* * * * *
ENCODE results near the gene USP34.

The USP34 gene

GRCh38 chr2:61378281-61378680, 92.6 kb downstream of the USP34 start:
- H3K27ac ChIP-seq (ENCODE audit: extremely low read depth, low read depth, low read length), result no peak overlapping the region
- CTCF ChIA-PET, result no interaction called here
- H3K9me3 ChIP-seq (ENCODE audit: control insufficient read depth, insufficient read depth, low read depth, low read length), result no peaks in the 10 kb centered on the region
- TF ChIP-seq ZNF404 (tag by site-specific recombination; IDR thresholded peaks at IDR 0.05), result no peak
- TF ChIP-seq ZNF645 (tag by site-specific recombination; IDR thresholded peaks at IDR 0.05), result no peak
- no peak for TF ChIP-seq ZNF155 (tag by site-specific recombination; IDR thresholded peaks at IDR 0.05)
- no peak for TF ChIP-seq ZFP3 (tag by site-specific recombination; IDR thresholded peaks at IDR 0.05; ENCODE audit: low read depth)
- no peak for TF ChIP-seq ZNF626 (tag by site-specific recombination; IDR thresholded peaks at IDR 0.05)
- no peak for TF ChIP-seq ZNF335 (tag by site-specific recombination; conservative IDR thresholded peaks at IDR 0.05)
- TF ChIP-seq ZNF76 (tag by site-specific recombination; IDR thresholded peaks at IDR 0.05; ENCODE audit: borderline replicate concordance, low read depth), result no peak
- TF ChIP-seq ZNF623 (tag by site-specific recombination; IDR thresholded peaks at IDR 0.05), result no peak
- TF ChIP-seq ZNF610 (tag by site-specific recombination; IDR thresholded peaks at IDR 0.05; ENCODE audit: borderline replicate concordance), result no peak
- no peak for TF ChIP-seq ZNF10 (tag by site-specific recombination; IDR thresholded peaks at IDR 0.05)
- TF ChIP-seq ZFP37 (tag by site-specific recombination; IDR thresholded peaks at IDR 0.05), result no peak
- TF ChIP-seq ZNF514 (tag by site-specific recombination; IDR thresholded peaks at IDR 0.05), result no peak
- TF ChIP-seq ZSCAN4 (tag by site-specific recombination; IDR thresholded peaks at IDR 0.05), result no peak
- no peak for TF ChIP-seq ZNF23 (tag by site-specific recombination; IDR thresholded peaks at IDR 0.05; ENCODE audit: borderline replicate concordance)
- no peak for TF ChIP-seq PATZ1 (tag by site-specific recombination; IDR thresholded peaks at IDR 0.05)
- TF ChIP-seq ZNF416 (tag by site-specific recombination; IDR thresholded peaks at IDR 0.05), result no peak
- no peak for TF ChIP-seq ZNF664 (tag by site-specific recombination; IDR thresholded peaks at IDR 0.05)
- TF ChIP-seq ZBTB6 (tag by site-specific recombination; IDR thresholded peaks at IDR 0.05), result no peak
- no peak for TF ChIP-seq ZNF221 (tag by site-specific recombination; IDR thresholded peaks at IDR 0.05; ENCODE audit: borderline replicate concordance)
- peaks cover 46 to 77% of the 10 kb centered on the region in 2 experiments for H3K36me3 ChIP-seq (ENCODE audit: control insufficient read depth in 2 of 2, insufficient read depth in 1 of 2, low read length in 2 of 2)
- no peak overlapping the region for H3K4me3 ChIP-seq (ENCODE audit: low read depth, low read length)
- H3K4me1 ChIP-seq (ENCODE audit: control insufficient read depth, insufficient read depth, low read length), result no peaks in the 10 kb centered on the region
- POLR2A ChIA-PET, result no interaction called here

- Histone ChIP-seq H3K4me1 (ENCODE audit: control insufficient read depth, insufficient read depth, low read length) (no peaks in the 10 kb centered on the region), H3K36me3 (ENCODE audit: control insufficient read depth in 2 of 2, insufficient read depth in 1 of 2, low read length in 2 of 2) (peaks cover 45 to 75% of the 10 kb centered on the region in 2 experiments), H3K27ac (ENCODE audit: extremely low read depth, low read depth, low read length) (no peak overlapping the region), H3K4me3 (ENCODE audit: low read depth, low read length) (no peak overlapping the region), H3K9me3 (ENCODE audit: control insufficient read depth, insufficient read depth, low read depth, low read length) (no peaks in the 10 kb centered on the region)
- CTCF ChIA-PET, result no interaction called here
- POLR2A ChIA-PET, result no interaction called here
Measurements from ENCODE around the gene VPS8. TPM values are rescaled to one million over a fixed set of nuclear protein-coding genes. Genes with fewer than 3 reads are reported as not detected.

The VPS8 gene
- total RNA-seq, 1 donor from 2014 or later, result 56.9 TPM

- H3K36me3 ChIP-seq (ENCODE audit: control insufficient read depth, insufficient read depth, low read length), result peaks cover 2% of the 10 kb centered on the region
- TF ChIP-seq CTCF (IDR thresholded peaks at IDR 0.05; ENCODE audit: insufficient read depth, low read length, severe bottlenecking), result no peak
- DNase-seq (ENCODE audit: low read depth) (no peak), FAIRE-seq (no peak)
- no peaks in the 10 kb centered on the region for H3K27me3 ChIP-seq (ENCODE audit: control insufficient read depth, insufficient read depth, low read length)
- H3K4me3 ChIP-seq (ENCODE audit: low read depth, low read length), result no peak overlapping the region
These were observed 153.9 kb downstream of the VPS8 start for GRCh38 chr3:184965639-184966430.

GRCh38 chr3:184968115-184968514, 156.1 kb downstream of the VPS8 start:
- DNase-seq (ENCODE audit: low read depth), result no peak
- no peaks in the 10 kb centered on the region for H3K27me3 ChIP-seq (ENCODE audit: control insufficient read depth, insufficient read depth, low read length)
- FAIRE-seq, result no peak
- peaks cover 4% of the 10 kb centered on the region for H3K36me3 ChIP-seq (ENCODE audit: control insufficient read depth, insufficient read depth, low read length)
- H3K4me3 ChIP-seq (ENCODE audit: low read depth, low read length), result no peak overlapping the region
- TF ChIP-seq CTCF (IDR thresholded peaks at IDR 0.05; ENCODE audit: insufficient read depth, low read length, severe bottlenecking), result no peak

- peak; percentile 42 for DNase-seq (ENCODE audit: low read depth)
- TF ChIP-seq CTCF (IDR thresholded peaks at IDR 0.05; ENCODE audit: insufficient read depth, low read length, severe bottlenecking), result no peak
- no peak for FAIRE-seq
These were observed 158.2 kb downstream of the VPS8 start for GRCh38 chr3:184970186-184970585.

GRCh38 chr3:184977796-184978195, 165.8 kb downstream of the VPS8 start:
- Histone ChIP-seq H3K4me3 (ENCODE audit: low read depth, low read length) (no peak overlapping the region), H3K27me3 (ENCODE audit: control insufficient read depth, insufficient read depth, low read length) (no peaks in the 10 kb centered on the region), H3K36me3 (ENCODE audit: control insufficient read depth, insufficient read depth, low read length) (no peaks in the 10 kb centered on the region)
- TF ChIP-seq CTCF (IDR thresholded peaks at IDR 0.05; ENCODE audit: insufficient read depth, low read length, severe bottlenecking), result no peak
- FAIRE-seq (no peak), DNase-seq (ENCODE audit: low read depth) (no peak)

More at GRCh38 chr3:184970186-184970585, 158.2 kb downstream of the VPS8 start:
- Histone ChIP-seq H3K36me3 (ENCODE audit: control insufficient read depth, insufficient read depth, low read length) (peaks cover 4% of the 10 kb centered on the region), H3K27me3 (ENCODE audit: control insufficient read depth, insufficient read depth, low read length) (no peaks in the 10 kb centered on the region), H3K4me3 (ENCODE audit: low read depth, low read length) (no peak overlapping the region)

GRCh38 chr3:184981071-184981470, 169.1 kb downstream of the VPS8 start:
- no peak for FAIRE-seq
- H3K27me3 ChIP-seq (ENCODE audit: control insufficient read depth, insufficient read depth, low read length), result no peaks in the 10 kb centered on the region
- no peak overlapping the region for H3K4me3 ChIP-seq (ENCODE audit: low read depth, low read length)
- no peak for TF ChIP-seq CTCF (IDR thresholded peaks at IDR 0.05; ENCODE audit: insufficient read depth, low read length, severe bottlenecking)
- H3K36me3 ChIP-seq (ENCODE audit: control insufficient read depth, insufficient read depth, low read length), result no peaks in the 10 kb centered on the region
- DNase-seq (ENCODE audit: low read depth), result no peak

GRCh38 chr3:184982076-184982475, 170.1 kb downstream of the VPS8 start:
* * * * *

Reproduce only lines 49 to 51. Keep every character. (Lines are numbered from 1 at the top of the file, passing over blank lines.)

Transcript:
- peak; percentile 42 for DNase-seq (ENCODE audit: low read depth)
- TF ChIP-seq CTCF (IDR thresholded peaks at IDR 0.05; ENCODE audit: insufficient read depth, low read length, severe bottlenecking), result no peak
- no peak for FAIRE-seq